Monday is trash pickup day at my house, and also today the Supreme Court announced dumping of birther lawsuits, most notably an appeal from the Supreme Court of Alabama in McInnish v. Chapman. Also denied was Rudy v. Lee (with amicus brief by Herb Titus).
H/t to gorefan.
Because of the holiday, the next pick-up will be on Tuesday.
I believe the anonymous writer at Gerbil Report™ is correct in saying that this is the first time President Obama has responded to a birther petition at the Supreme Court. For whatever reason, attorney Mark Herron, who represented the President in the Florida case of Voeltz v. Obama, has filed a brief in opposition to the petition for a writ of mandamus by Voeltz. Florida Secretary of State Kenneth W. Detzner filed a waiver of his right to respond.
This case, sometimes called Voeltz III (as it is the third one by Voeltz in Florida), was famously dismissed for lack of jurisdiction by judge Kevin J. Carroll, writing:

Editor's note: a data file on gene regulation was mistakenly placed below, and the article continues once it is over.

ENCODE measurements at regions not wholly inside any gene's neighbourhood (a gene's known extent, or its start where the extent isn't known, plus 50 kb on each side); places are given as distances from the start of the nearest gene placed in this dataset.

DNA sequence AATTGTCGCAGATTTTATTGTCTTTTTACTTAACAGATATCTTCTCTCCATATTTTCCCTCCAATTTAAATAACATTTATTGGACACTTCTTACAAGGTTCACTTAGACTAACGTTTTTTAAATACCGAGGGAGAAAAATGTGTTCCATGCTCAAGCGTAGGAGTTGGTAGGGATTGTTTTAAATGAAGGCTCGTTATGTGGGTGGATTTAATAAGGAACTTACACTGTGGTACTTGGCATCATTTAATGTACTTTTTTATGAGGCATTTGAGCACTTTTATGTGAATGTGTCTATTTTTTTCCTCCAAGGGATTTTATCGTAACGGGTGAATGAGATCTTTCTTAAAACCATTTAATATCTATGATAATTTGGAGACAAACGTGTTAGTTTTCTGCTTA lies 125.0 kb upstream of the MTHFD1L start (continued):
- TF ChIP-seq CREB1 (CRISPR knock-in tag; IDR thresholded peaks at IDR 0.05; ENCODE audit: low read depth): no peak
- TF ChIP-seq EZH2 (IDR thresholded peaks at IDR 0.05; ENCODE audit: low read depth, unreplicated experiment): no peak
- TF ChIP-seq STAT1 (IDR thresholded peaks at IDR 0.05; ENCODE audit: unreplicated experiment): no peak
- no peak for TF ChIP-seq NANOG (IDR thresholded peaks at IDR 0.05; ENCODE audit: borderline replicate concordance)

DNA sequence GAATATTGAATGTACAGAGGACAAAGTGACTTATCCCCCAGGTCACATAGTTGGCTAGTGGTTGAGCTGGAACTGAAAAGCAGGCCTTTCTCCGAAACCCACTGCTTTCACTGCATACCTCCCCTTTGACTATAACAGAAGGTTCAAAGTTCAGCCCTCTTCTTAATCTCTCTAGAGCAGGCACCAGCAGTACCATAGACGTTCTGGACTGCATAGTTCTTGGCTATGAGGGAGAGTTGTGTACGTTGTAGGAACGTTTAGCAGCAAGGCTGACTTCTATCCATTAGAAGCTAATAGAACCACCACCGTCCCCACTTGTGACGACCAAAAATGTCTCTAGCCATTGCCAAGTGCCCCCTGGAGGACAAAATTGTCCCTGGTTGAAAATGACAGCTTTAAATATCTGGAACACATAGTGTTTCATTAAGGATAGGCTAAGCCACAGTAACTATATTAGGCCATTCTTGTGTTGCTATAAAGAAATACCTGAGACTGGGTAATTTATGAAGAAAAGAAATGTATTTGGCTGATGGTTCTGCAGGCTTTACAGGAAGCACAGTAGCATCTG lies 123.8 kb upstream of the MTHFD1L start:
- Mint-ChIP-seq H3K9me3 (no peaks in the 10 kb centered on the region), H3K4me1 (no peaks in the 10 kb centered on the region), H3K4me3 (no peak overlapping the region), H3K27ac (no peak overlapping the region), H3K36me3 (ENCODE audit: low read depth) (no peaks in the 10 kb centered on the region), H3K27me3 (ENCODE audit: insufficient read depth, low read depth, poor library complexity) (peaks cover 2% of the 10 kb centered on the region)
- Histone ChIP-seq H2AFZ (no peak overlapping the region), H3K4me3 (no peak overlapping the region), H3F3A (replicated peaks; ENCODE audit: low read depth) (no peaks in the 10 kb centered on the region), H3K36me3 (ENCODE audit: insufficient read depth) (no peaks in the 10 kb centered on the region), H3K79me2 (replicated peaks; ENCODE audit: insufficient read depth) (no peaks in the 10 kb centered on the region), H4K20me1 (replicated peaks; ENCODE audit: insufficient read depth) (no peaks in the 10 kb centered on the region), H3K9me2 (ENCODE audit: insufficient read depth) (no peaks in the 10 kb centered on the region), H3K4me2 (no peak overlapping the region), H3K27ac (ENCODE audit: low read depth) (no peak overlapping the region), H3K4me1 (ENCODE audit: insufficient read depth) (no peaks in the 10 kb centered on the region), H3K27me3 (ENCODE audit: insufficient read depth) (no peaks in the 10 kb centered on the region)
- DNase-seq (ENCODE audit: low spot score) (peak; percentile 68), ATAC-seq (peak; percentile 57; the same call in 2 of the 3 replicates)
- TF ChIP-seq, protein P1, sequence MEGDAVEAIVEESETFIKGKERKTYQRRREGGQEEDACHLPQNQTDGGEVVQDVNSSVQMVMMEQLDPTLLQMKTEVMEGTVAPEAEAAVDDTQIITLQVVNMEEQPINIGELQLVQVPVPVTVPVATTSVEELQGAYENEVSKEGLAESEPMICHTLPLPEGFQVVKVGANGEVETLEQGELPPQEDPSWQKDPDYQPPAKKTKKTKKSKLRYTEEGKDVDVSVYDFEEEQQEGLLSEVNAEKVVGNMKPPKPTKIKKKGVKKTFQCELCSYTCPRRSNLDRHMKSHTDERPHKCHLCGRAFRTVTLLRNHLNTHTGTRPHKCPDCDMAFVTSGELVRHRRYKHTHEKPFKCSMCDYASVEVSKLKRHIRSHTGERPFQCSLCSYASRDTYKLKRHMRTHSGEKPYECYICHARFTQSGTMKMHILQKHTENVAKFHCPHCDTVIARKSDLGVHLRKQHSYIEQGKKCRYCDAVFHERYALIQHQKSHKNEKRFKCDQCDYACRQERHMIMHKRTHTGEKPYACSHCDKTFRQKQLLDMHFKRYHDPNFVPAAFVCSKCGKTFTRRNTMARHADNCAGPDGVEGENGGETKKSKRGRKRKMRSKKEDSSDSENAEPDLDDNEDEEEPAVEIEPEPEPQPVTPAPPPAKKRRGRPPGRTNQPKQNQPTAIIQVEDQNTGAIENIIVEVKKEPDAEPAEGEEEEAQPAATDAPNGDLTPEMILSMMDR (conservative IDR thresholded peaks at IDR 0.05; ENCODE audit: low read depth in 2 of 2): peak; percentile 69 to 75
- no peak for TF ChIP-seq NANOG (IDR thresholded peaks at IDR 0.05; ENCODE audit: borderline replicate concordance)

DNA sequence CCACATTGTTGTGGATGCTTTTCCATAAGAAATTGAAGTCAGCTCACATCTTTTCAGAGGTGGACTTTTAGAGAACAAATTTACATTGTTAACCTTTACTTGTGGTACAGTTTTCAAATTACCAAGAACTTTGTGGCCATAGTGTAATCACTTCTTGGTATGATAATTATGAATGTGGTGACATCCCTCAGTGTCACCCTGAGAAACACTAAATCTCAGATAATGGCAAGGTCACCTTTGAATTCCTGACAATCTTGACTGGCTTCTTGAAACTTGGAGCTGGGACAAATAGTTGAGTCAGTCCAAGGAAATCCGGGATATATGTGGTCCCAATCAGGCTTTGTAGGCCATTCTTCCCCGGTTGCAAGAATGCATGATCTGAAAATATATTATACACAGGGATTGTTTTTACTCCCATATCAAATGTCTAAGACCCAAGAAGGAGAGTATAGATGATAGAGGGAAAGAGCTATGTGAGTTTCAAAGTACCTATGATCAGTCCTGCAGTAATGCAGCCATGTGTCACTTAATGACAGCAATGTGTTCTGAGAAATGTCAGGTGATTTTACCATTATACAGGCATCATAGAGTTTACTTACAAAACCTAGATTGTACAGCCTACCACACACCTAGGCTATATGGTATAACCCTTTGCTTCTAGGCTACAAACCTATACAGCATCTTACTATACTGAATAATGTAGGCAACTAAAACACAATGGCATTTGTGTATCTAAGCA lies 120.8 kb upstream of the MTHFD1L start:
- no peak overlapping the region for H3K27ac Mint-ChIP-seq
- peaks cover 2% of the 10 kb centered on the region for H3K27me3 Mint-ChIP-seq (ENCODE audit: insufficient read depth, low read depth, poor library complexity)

This Court notes that President Obama lives in the White House. He flies on Air Force One. He has appeared before Congress, delivered State of the Union addresses, and meets with Congressional leaders on a regular basis. He has appointed countless ambassadors to represent the interests of the United States throughout the world. President Obama’s recent appointment of The Honorable Mark Walker, formerly a member of this Court, has been confirmed by the United States Senate. Judge Walker has been sworn in as a United States District Court Judge and currently works at the Federal Courthouse down the Street. The Electoral College has recently done its work and elected Mr. Obama to be President once again. As this matter has come before the Court at this time of the year it seems only appropriate to paraphrase the ruling rendered by the fictional Judge Henry X. Harper from New York in open court in the classic holiday film Miracle on 34th St. “Since the United States Government declares this man to be President, this Court will not dispute it. Case dismissed.”